Though his previous work as a director was 1999's very different "Jin-Roh: The Wolf Brigade," Okiura and the key members of his creative team have connections to many classic anime, including "Ghost in the Shell,"
The key duality here is the classic Japanese one of the interconnectedness of the physical world we live in with the rich spirit world that surrounds us, a universe that we are too busy, or too adult, to ever see.
Yet one of the first things we notice about "Momo" is the beauty of its landscapes, the poetic reality of the Shinto shrines and carefully terraced mountainside fields on the imaginary island of Shio on Japan's Inland Sea, all rendered in a way that is both painterly and photo-realistic.
Heading toward that remote island is a young girl named Momo (voiced by Karen Miyama) and her mother, Ikuko (Yuka). The family's husband and father has died, and Ikuko is returning with her daughter to the place where she herself grew up to escape the ache and start a new life.
Standing on the deck of the ferry, Momo is introduced holding a piece of paper that says nothing but "Dear Momo" in her father's handwriting. The night before her father died, Momo had an argument with him, and not only did she not have a chance to apologize, she will never know what he planned to tell her in that unfinished note. That pain as well as the despair of losing a parent are key themes handled with quiet sensitivity.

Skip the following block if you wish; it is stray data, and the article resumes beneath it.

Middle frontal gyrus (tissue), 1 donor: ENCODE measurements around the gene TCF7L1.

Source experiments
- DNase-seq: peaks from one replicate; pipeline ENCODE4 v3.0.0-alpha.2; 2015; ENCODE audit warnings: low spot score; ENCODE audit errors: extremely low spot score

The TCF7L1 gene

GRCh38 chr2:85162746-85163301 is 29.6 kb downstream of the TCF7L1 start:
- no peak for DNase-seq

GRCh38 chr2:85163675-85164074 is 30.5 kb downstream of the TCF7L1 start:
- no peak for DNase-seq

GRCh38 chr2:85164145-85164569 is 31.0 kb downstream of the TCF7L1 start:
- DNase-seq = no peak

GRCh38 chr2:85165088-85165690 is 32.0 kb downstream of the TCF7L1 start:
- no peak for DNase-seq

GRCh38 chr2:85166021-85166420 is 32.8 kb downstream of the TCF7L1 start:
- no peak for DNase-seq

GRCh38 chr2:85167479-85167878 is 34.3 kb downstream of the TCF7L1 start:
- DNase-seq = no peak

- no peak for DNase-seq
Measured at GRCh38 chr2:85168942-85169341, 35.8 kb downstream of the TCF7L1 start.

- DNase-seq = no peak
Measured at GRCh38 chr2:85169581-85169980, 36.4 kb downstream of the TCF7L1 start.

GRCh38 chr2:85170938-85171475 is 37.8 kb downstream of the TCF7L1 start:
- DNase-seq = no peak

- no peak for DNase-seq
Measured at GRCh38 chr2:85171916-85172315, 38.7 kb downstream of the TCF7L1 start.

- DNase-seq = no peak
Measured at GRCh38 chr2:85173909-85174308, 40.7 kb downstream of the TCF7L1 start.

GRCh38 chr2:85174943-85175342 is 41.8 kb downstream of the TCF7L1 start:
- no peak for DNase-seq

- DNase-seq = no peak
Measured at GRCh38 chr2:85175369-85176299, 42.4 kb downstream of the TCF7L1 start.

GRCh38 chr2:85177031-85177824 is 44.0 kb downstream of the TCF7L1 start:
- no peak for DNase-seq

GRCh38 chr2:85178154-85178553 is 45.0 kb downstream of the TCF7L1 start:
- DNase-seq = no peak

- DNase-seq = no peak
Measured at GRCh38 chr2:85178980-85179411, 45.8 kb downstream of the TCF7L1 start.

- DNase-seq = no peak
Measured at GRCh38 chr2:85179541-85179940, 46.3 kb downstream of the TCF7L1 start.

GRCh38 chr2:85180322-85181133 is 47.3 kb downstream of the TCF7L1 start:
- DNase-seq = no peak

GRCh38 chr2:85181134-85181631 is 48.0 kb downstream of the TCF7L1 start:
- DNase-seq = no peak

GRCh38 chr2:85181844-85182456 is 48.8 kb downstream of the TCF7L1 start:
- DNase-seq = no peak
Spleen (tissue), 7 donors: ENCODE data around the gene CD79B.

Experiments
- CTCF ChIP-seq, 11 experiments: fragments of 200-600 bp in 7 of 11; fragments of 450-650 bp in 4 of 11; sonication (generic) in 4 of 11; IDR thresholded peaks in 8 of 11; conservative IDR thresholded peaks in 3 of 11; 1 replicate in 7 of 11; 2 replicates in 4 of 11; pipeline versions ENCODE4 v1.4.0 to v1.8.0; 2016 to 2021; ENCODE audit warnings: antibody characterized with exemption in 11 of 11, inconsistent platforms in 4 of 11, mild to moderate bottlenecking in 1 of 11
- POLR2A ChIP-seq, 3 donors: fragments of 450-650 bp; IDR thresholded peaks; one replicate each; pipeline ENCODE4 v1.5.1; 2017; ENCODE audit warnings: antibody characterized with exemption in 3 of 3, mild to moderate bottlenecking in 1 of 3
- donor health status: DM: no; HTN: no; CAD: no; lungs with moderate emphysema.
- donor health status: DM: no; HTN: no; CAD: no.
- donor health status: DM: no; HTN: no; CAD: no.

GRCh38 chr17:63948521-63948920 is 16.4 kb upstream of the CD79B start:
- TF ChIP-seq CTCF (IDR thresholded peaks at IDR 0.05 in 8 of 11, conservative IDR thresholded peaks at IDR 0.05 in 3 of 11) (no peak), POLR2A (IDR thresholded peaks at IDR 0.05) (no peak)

Though Momo feels the universe is indifferent to her plight, this turns out to be not quite true. But if she is expecting anything like sensitive handling she is in for quite a shock in the trio of Three Stooges types who show up.
First manifesting themselves as three droplets of water sent from the heavens and later taking the form of goblin-type beings depicted in Edo-era illustrated books, the three yokai, or spirit creatures, nominally assigned to look after Momo and her mother are not business as usual. Largest of the trio, though not the brightest, is the massive Iwa (Toshiyuki Nishida), an ogre type with enormous teeth. There is the lizard-like Kawa (Koichi Yamadera), whose weapon of choice is, well, flatulence. Finally comes tiny Mame (Cho), a wacky infant with huge eyes and an enormous tongue.
The creatures' time on Earth is supposed to be quite focused, but staying on message is not this trio's strength. They may be powerful beings, but they act like impulsive, unruly children who have agendas of their own, which mostly means eating everything in sight up and down the island.
These broad comic relief moments, which include a disco-type dance apparently necessary to contact the next world, don't seem like they could be in the same film with Momo's very real sadness, but there it is.
Though all this wackiness, plus exciting moments during a typhoon, might indicate otherwise, "A Letter to Momo" is a very leisurely film, drawing us slowly into its very particular, very human world in which Momo learns, grows and becomes more self-reliant.
Which is why, though there are CG effects, Momo and her family and friends are hand-drawn in the traditional 2-D manner. As filmmaker Okiura put it, "I believe that if I'm telling a story about human feelings, the pictures should be coming from a pencil held by a human hand and not from a machine."
'A Letter to Momo'
MPAA rating: None
Running time: 2 hours